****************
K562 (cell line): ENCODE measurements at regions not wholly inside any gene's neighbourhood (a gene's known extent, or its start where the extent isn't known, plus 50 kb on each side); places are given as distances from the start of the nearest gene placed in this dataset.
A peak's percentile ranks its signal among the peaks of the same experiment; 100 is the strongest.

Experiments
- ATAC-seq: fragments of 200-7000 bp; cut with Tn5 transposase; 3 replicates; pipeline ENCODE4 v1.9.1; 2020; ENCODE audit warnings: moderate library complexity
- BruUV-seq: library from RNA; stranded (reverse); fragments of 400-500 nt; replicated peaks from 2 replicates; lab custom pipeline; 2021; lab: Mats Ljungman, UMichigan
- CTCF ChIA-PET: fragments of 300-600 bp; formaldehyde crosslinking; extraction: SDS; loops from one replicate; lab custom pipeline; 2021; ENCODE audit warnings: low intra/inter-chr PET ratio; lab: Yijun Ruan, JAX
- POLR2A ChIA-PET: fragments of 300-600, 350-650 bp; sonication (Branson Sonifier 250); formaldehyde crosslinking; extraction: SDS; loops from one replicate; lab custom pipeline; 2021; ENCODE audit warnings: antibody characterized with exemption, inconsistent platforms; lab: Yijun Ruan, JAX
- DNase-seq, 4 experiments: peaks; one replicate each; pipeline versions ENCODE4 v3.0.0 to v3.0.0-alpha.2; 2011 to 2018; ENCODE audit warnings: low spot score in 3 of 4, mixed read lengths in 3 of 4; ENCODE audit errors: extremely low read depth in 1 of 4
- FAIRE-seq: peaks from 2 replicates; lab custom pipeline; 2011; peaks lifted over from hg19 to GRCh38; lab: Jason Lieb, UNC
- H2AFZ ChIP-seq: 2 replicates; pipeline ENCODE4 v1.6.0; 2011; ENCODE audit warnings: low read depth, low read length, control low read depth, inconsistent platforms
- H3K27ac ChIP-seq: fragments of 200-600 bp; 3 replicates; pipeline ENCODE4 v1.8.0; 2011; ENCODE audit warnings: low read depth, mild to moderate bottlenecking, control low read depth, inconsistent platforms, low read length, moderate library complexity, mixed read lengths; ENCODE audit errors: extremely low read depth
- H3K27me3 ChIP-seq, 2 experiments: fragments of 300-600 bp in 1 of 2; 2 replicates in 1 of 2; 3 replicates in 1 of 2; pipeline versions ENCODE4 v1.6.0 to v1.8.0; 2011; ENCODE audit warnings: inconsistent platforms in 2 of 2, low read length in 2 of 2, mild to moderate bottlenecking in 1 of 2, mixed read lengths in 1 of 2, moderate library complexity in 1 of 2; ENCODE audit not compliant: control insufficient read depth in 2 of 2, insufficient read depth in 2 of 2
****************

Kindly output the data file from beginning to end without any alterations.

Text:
K562 (cell line): ENCODE measurements at regions not wholly inside any gene's neighbourhood (a gene's known extent, or its start where the extent isn't known, plus 50 kb on each side); places are given as distances from the start of the nearest gene placed in this dataset.
A peak's percentile ranks its signal among the peaks of the same experiment; 100 is the strongest.

Experiments
- ATAC-seq: fragments of 200-7000 bp; cut with Tn5 transposase; 3 replicates; pipeline ENCODE4 v1.9.1; 2020; ENCODE audit warnings: moderate library complexity
- BruUV-seq: library from RNA; stranded (reverse); fragments of 400-500 nt; replicated peaks from 2 replicates; lab custom pipeline; 2021; lab: Mats Ljungman, UMichigan
- CTCF ChIA-PET: fragments of 300-600 bp; formaldehyde crosslinking; extraction: SDS; loops from one replicate; lab custom pipeline; 2021; ENCODE audit warnings: low intra/inter-chr PET ratio; lab: Yijun Ruan, JAX
- POLR2A ChIA-PET: fragments of 300-600, 350-650 bp; sonication (Branson Sonifier 250); formaldehyde crosslinking; extraction: SDS; loops from one replicate; lab custom pipeline; 2021; ENCODE audit warnings: antibody characterized with exemption, inconsistent platforms; lab: Yijun Ruan, JAX
- DNase-seq, 4 experiments: peaks; one replicate each; pipeline versions ENCODE4 v3.0.0 to v3.0.0-alpha.2; 2011 to 2018; ENCODE audit warnings: low spot score in 3 of 4, mixed read lengths in 3 of 4; ENCODE audit errors: extremely low read depth in 1 of 4
- FAIRE-seq: peaks from 2 replicates; lab custom pipeline; 2011; peaks lifted over from hg19 to GRCh38; lab: Jason Lieb, UNC
- H2AFZ ChIP-seq: 2 replicates; pipeline ENCODE4 v1.6.0; 2011; ENCODE audit warnings: low read depth, low read length, control low read depth, inconsistent platforms
- H3K27ac ChIP-seq: fragments of 200-600 bp; 3 replicates; pipeline ENCODE4 v1.8.0; 2011; ENCODE audit warnings: low read depth, mild to moderate bottlenecking, control low read depth, inconsistent platforms, low read length, moderate library complexity, mixed read lengths; ENCODE audit errors: extremely low read depth
- H3K27me3 ChIP-seq, 2 experiments: fragments of 300-600 bp in 1 of 2; 2 replicates in 1 of 2; 3 replicates in 1 of 2; pipeline versions ENCODE4 v1.6.0 to v1.8.0; 2011; ENCODE audit warnings: inconsistent platforms in 2 of 2, low read length in 2 of 2, mild to moderate bottlenecking in 1 of 2, mixed read lengths in 1 of 2, moderate library complexity in 1 of 2; ENCODE audit not compliant: control insufficient read depth in 2 of 2, insufficient read depth in 2 of 2